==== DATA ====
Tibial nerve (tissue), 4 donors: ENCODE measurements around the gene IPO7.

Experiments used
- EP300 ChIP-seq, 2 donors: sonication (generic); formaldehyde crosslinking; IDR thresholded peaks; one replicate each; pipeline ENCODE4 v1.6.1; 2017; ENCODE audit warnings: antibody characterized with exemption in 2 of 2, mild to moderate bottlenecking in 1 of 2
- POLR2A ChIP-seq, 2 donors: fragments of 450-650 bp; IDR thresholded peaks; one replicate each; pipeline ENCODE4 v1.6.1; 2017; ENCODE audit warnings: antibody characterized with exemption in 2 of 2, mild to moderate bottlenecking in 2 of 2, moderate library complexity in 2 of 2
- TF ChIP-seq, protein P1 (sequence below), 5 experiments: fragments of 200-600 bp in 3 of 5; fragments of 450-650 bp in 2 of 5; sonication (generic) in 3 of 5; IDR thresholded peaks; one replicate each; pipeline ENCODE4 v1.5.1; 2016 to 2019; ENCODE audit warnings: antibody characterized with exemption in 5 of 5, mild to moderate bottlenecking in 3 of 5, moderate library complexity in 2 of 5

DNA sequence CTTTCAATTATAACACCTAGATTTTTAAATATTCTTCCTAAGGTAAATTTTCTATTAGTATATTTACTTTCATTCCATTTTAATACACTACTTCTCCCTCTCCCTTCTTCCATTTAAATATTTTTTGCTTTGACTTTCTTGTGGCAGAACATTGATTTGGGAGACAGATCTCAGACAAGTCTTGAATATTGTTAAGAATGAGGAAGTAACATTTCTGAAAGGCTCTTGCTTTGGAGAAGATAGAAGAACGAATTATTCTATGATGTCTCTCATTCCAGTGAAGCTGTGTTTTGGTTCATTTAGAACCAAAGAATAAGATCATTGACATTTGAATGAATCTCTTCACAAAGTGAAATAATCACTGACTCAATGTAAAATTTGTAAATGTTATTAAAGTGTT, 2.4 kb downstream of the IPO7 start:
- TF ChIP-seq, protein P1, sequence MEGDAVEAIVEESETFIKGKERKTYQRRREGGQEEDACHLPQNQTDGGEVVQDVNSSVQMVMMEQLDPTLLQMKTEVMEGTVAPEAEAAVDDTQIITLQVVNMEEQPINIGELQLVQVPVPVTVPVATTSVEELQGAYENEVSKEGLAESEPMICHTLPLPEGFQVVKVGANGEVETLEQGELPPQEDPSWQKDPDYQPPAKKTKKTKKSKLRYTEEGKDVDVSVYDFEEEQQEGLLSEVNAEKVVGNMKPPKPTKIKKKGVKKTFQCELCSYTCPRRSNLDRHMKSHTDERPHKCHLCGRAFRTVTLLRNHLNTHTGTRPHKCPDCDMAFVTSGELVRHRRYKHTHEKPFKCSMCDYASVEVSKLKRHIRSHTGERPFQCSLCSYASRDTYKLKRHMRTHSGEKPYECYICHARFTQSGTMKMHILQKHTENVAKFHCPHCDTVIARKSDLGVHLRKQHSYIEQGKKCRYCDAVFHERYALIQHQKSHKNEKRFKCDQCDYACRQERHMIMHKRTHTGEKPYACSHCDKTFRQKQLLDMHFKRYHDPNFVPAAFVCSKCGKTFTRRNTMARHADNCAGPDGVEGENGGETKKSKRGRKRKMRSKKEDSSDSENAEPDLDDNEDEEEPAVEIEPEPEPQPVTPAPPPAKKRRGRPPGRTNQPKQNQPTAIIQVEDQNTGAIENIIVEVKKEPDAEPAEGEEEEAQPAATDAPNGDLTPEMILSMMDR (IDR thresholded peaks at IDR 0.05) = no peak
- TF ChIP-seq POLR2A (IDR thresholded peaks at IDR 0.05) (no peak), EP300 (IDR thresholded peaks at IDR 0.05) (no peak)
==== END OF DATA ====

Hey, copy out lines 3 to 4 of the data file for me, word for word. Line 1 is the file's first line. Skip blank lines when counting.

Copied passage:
- EP300 ChIP-seq, 2 donors: sonication (generic); formaldehyde crosslinking; IDR thresholded peaks; one replicate each; pipeline ENCODE4 v1.6.1; 2017; ENCODE audit warnings: antibody characterized with exemption in 2 of 2, mild to moderate bottlenecking in 1 of 2
- POLR2A ChIP-seq, 2 donors: fragments of 450-650 bp; IDR thresholded peaks; one replicate each; pipeline ENCODE4 v1.6.1; 2017; ENCODE audit warnings: antibody characterized with exemption in 2 of 2, mild to moderate bottlenecking in 2 of 2, moderate library complexity in 2 of 2